The Call of the Fisherman March 1, 2020

SER # 9W






TEXTS: LUKE 5: 1 – 11


This the Sunday is the first Sunday in Lent. Lent season starts on Ash Wednesday and goes on for 40 days without counting Sundays. The 40 days of Lent might remind us of 40 years that the Israelites were in the wilderness on their way to the land of promise. It reminds us of 40 days when Jesus was tempted by the devil in the wilderness. 40 is one of those numbers that are special in the bible (3, 7…)

This Lent season we are focusing on a study by Adam Hamilton called “Simon Peter: Flawed But Faithful Disciple.” Many here must have read something or heard something about this disciple Simon Peter. I know there are few things that stand for me when I hear the name Simon Peter. On the top of my mind is denial of Jesus three times, cutting the servant ear at the garden of Gethsemane, going back fishing and running to the tomb to confirm Jesus resurrection.

In this session we are going to examine Peter as a fisherman to learn what was special with this one fisher of fish who was turned to be a fisher of people. When he decided to follow Jesus, he was so committed in his own way to follow him up to the cross. But like us he sometimes missed the mark or failed to meet his commitment. But like Peter we have also given up something to follow Jesus even when at times we don’t live up to it. We can easily conclude that Simon Peter represents all of us as we seek to follow Christ.

Here are some of the lessons we can learn from Simon Peter:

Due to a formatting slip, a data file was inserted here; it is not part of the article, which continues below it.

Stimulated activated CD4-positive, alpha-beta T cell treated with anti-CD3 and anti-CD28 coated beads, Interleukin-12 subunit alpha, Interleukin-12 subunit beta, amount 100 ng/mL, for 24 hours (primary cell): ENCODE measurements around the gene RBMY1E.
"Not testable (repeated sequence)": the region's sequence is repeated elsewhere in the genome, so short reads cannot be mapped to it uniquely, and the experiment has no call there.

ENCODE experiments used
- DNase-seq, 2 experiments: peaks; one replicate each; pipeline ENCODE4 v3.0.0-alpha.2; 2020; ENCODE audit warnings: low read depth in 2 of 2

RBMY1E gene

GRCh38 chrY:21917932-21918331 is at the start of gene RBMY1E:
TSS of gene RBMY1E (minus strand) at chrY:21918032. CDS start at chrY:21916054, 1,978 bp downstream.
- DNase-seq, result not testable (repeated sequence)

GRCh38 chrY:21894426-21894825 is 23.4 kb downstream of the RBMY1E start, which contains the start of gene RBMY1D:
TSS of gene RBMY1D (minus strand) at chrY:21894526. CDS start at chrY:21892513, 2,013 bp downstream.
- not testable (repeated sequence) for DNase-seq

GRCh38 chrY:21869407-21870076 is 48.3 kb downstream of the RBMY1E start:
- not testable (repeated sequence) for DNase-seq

• He was a Flawed yet Faithful Disciple: Peter was honest in his actions. Sometimes he let his emotions take over and start to act (like building of three tents during Jesus transfiguration). When Jesus approached Peter to borrow his boat to use as a pulpit to share the message to the people, he knew that he was a fisherman. Peter could have refused but he did not. Peter and his team had spent the whole night without any catch which was not very good for his business. It was not a very good morning for them. We do have some of those days don’t we? Just remember even with your bad day don’t deny Jesus request that might come like a small nudge. Like many of us Peter was no perfect person. Jesus was able to look at Peter with all his flaws and see what Peter would become when he accepts to take on the challenge of being fisher of people. The gospels paints Peter as “Bumbling, fumbling, and stumbling again and again. Each time Peter’s blunder serves to reveal some dimension of Jesus character or to make clear some aspects of Christ’s message.” Simon Peter: Flawed But Faithful Disciple by Adam Hamilton (P. 14) But Simon Peter represent us in many aspects. Like Peter we have chosen to follow Jesus and, in the process, we have given up something. Even when we have offered to die for Christ, we have found ourselves when circumstances become difficult, we have given up the quest. Like Peter we have missteps but by his grace he has called us back. Let us never forget that God is looking for those people who are willing and working hard to be Faithful, Available, and Teachable (F.A.T). We have to avail our gifts and talents so that Jesus can use them. Jesus used Peter’s boat, net, as well as hard working abilities he had learned from his fishing business to do mission work.